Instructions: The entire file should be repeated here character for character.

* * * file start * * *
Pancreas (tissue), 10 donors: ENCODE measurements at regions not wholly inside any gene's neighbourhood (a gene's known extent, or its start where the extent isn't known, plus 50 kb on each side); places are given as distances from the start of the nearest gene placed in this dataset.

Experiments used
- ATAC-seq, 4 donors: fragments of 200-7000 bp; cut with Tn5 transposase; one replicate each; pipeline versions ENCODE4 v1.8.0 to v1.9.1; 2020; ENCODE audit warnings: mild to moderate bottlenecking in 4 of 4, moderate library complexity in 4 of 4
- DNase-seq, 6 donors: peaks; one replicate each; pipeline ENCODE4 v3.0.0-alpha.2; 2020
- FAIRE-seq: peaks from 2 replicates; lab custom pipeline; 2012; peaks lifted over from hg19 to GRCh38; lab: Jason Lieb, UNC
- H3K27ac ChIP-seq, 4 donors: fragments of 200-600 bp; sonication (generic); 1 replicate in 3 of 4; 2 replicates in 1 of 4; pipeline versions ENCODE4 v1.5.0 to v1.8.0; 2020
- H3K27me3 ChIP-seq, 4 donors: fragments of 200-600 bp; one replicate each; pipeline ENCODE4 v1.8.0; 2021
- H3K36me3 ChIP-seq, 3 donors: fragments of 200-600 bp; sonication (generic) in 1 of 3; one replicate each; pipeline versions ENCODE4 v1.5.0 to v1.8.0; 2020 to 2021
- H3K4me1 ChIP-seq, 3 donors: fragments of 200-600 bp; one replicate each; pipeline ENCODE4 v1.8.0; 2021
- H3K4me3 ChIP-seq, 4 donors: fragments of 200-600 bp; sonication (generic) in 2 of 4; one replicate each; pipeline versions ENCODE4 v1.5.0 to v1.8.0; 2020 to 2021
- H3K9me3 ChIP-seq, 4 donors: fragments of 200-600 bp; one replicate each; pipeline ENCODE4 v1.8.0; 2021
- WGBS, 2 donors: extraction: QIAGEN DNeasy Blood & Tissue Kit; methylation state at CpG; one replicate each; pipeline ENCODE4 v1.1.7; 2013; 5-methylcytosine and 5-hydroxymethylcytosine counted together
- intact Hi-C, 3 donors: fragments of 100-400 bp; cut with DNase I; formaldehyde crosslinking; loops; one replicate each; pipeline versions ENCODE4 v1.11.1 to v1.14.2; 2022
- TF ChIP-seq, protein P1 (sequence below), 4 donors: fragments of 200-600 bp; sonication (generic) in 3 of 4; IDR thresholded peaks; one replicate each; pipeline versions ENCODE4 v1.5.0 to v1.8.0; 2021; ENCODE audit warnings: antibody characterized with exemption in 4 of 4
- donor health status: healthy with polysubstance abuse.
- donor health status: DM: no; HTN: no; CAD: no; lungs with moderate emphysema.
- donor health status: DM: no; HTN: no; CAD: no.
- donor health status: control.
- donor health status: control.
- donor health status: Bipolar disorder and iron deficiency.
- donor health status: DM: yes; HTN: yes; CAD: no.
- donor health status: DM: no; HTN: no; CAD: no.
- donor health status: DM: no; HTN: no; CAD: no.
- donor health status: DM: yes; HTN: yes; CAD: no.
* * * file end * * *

Pancreas (tissue), 10 donors: ENCODE measurements at regions not wholly inside any gene's neighbourhood (a gene's known extent, or its start where the extent isn't known, plus 50 kb on each side); places are given as distances from the start of the nearest gene placed in this dataset.

Experiments used
- ATAC-seq, 4 donors: fragments of 200-7000 bp; cut with Tn5 transposase; one replicate each; pipeline versions ENCODE4 v1.8.0 to v1.9.1; 2020; ENCODE audit warnings: mild to moderate bottlenecking in 4 of 4, moderate library complexity in 4 of 4
- DNase-seq, 6 donors: peaks; one replicate each; pipeline ENCODE4 v3.0.0-alpha.2; 2020
- FAIRE-seq: peaks from 2 replicates; lab custom pipeline; 2012; peaks lifted over from hg19 to GRCh38; lab: Jason Lieb, UNC
- H3K27ac ChIP-seq, 4 donors: fragments of 200-600 bp; sonication (generic); 1 replicate in 3 of 4; 2 replicates in 1 of 4; pipeline versions ENCODE4 v1.5.0 to v1.8.0; 2020
- H3K27me3 ChIP-seq, 4 donors: fragments of 200-600 bp; one replicate each; pipeline ENCODE4 v1.8.0; 2021
- H3K36me3 ChIP-seq, 3 donors: fragments of 200-600 bp; sonication (generic) in 1 of 3; one replicate each; pipeline versions ENCODE4 v1.5.0 to v1.8.0; 2020 to 2021
- H3K4me1 ChIP-seq, 3 donors: fragments of 200-600 bp; one replicate each; pipeline ENCODE4 v1.8.0; 2021
- H3K4me3 ChIP-seq, 4 donors: fragments of 200-600 bp; sonication (generic) in 2 of 4; one replicate each; pipeline versions ENCODE4 v1.5.0 to v1.8.0; 2020 to 2021
- H3K9me3 ChIP-seq, 4 donors: fragments of 200-600 bp; one replicate each; pipeline ENCODE4 v1.8.0; 2021
- WGBS, 2 donors: extraction: QIAGEN DNeasy Blood & Tissue Kit; methylation state at CpG; one replicate each; pipeline ENCODE4 v1.1.7; 2013; 5-methylcytosine and 5-hydroxymethylcytosine counted together
- intact Hi-C, 3 donors: fragments of 100-400 bp; cut with DNase I; formaldehyde crosslinking; loops; one replicate each; pipeline versions ENCODE4 v1.11.1 to v1.14.2; 2022
- TF ChIP-seq, protein P1 (sequence below), 4 donors: fragments of 200-600 bp; sonication (generic) in 3 of 4; IDR thresholded peaks; one replicate each; pipeline versions ENCODE4 v1.5.0 to v1.8.0; 2021; ENCODE audit warnings: antibody characterized with exemption in 4 of 4
- donor health status: healthy with polysubstance abuse.
- donor health status: DM: no; HTN: no; CAD: no; lungs with moderate emphysema.
- donor health status: DM: no; HTN: no; CAD: no.
- donor health status: control.
- donor health status: control.
- donor health status: Bipolar disorder and iron deficiency.
- donor health status: DM: yes; HTN: yes; CAD: no.
- donor health status: DM: no; HTN: no; CAD: no.
- donor health status: DM: no; HTN: no; CAD: no.
- donor health status: DM: yes; HTN: yes; CAD: no.